Court gets tough on temporary mining permits

Last Updated: Saturday 04 July 2015

-- (Credit: Amit shanker /CSE)On August 4, 2006, the Supreme Court laid down guidelines for issuing temporary working permits (twps) to mining companies. Granted by the Union ministry of environment and forests (moef), these permits afforded mining agencies leeway to continue operations in the interregnum between the expiry of a mining lease and its renewal. They facilitated much abuse, which the apex court's order will put a brake on. The court has directed that permits will no longer be granted if the mine is located inside a national park or a sanctuary; it has also barred mining within a kilometre of these protected areas.

The Kudremukh Iron Ore Company Limited is a good example of mining companies using twps to their advantage. The company's 30-year lease expired in July 1999, but repeated twp grants enabled it to continue operations till December 31, 2005.Several other mining companies adopted this method. "The point of a twp was to not let production stop while the lease renewal was under consideration. It was never meant to keep mines working year after year, after their lease expired," says Ritwick Dutta, environmental lawyer.

moef had issued guidelines for granting twps in 1994. The permits were only applicable to areas where actual extraction was underway; they weren't meant for exploration operations, they didn't allow extension of the extraction area, either. twps were to be valid for a year at the most. However, in October 2002, the ministry issued new guidelines, which did away with this time limitation. Before the recent verdict, twps could be allowed for a maximum of three years. But in practice, the moef could virtually allow ad hoc extension of mining for unlimited periods.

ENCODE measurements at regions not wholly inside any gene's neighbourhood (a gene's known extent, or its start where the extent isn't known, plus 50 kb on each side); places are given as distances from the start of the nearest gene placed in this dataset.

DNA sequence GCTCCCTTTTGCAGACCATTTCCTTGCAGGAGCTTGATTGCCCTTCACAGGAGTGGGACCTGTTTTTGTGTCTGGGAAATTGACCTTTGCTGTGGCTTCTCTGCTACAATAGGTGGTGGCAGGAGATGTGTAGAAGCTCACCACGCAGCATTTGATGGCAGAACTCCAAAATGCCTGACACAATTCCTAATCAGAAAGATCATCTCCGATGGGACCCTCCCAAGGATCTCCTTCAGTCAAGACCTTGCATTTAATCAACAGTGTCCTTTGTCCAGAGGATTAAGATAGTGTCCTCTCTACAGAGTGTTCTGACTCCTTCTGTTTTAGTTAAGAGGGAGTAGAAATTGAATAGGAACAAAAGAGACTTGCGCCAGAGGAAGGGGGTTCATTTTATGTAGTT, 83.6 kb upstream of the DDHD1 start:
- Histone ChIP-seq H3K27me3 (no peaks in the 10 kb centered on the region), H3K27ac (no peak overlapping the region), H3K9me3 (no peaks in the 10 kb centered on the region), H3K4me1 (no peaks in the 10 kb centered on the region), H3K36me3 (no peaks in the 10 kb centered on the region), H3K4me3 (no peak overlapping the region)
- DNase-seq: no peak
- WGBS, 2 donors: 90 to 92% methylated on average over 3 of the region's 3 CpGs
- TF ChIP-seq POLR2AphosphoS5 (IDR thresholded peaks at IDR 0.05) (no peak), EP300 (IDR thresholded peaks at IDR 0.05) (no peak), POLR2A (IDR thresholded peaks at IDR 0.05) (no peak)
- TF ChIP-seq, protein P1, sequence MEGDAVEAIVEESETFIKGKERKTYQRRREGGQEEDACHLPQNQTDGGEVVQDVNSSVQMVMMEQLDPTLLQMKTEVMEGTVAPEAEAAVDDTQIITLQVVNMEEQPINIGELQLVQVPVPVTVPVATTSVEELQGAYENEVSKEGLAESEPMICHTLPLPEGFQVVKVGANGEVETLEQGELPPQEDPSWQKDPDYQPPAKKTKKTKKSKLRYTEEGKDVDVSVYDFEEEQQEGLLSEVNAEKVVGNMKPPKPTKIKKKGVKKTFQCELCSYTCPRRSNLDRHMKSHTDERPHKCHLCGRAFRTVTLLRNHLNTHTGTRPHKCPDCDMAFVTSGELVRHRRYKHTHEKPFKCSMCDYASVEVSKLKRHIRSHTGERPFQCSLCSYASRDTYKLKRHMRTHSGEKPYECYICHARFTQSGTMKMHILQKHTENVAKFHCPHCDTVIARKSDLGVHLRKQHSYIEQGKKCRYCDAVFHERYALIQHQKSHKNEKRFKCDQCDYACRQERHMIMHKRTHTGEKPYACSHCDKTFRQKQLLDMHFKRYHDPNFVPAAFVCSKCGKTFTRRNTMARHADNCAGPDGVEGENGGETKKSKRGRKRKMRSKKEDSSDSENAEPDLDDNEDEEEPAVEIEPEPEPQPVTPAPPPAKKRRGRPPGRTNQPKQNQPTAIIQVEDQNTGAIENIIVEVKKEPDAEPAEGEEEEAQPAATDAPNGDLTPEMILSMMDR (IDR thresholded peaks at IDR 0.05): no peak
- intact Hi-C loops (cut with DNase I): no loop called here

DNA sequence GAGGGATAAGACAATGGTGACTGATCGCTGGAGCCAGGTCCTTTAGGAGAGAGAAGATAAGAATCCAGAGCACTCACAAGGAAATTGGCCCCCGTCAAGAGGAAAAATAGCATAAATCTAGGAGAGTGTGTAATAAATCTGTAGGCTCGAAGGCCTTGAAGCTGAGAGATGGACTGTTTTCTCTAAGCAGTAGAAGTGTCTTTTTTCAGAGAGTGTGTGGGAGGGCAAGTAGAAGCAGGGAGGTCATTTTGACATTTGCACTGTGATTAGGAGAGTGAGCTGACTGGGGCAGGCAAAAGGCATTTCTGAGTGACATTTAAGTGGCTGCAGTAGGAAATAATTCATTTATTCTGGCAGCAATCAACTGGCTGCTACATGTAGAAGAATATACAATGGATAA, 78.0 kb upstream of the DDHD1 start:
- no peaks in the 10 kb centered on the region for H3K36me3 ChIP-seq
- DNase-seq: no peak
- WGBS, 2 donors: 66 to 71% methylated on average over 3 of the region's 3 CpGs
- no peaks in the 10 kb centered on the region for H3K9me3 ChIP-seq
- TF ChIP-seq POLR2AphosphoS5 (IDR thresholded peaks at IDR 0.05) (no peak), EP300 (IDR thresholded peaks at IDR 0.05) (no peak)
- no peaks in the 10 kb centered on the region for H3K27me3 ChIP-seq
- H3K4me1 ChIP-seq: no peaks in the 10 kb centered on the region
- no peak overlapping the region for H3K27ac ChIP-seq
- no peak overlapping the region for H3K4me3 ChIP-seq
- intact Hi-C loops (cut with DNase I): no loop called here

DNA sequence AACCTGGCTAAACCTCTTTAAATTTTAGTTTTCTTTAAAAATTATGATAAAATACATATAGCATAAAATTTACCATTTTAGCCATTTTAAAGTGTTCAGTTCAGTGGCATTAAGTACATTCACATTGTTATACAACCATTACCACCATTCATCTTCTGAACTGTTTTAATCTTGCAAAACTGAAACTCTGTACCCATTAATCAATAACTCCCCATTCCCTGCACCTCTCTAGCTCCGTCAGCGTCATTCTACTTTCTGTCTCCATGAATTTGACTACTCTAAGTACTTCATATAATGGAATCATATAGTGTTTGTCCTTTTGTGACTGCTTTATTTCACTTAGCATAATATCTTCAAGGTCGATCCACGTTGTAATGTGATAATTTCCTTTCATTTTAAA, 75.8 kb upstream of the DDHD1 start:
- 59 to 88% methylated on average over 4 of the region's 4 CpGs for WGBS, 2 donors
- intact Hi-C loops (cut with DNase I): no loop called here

Violations galore The guidelines were revised again in December 2002 the moef now decided to issue permits only after state governments recommended them. But the role of states got diluted over the years with more amendments by the moef. According to the report of the Supreme Court's Central Empowered Committee -- that advises the court on forests -- field verification of mines was not required anymore, and twp s were granted on the basis of information given by mining agencies. So, a number of mines which violated the Forest Conservation Act (fca), 1980, or were inside protected areas, continued to operate with impunity. These also contravened moef's guidelines of 1994.

The Supreme Court's new guidelines will put a brake on such rampant violations. Apart from the non-negotiable exclusion of protected areas for mining purposes, the order also makes environmental clearances compulsory for companies seeking twps. Meeting the conditions required of companies diverting forestland for non-forest purposes -- including those pertaining to compensatory afforestation -- is a must. Mining agencies should also not have violated the fca; a company is, however, allowed permits if the moef has condoned its past violations . The clause dealing with fca violation is an important one because most mining leases were handed out much before the act came into place. But the renewal of the leases will be contingent on the mining companies' compliance with the fca. No wonder, the companies see this as a headache.

The one-year timeframe for twps is also back. If the application for forest clearance is not disposed off during this period, then an extension to operate the mine can be granted on sc orders for a maximum of three months. Additionally, to obtain a twp, the proposal seeking clearance under the fca needs to be filed two years before the expiry of the lease. There will be a leash on miners at last.


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